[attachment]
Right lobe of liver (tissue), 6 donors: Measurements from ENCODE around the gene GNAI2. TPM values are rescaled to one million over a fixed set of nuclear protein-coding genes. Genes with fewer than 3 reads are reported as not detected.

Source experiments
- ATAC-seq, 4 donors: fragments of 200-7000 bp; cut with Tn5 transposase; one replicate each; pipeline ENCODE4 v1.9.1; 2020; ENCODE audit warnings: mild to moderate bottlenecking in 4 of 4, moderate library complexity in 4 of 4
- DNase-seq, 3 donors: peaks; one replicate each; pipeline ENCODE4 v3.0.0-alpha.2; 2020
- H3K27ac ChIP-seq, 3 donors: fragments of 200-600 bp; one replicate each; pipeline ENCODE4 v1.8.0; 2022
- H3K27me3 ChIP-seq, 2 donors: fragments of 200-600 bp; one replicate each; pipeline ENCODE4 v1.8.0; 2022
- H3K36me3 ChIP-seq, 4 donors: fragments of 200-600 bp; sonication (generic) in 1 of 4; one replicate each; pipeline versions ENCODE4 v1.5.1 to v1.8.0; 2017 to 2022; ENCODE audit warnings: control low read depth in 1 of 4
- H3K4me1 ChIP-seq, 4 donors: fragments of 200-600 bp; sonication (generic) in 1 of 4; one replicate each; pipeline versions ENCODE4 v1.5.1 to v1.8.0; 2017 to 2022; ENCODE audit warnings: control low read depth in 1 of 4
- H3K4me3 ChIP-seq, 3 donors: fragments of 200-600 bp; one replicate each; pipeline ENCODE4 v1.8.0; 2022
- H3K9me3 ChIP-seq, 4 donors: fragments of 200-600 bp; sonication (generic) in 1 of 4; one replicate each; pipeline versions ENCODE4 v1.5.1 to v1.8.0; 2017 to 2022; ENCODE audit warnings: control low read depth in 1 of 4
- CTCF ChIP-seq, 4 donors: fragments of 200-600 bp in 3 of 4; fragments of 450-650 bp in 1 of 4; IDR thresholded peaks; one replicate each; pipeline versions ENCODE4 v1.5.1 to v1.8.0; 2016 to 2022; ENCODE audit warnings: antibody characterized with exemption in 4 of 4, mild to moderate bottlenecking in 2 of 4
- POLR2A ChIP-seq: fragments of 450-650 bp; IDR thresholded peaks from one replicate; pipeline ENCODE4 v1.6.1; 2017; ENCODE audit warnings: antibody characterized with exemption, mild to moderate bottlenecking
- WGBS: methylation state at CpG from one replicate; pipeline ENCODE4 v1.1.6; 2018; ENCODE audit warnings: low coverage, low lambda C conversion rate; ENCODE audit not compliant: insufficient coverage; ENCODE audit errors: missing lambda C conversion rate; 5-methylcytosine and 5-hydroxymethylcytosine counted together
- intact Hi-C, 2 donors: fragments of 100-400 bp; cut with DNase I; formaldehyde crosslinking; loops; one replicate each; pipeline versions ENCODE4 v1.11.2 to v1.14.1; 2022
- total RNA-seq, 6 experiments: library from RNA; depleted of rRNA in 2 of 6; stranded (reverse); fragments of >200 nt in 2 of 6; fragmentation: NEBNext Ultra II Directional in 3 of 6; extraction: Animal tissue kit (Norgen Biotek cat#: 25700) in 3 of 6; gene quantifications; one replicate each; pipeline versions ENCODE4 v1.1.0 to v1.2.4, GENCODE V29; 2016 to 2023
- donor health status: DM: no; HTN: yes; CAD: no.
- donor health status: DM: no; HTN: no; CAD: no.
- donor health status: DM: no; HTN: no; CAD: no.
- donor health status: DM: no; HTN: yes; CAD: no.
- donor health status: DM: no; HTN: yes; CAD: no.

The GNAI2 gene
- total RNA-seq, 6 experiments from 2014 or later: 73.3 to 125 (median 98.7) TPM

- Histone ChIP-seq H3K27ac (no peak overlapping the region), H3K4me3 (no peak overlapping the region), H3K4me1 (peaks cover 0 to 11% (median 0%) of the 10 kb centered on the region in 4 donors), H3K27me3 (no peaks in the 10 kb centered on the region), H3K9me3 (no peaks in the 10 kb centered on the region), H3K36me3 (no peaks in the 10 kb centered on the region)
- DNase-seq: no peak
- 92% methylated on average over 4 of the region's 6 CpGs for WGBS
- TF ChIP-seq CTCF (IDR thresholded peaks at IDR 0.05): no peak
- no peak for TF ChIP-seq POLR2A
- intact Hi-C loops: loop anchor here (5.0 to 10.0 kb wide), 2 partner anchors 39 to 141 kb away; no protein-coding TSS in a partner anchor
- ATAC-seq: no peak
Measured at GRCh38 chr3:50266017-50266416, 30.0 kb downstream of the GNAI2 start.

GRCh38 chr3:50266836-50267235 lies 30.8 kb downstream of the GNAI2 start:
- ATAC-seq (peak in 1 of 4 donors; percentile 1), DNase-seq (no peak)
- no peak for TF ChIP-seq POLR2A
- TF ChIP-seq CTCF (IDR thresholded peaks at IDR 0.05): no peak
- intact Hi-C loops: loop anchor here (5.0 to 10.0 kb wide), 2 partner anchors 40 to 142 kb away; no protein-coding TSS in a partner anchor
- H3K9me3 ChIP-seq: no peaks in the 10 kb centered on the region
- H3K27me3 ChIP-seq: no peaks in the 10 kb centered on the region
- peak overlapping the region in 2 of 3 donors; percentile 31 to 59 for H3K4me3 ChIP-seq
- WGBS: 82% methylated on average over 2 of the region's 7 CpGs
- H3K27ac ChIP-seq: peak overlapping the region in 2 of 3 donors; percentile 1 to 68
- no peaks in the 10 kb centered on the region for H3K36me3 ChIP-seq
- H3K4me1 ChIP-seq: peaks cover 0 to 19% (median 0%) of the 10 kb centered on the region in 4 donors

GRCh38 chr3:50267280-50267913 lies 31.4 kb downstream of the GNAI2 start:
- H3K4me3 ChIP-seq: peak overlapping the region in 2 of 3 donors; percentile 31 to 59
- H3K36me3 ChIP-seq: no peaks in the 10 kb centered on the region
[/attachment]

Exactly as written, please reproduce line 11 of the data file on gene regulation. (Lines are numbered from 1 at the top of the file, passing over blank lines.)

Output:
- CTCF ChIP-seq, 4 donors: fragments of 200-600 bp in 3 of 4; fragments of 450-650 bp in 1 of 4; IDR thresholded peaks; one replicate each; pipeline versions ENCODE4 v1.5.1 to v1.8.0; 2016 to 2022; ENCODE audit warnings: antibody characterized with exemption in 4 of 4, mild to moderate bottlenecking in 2 of 4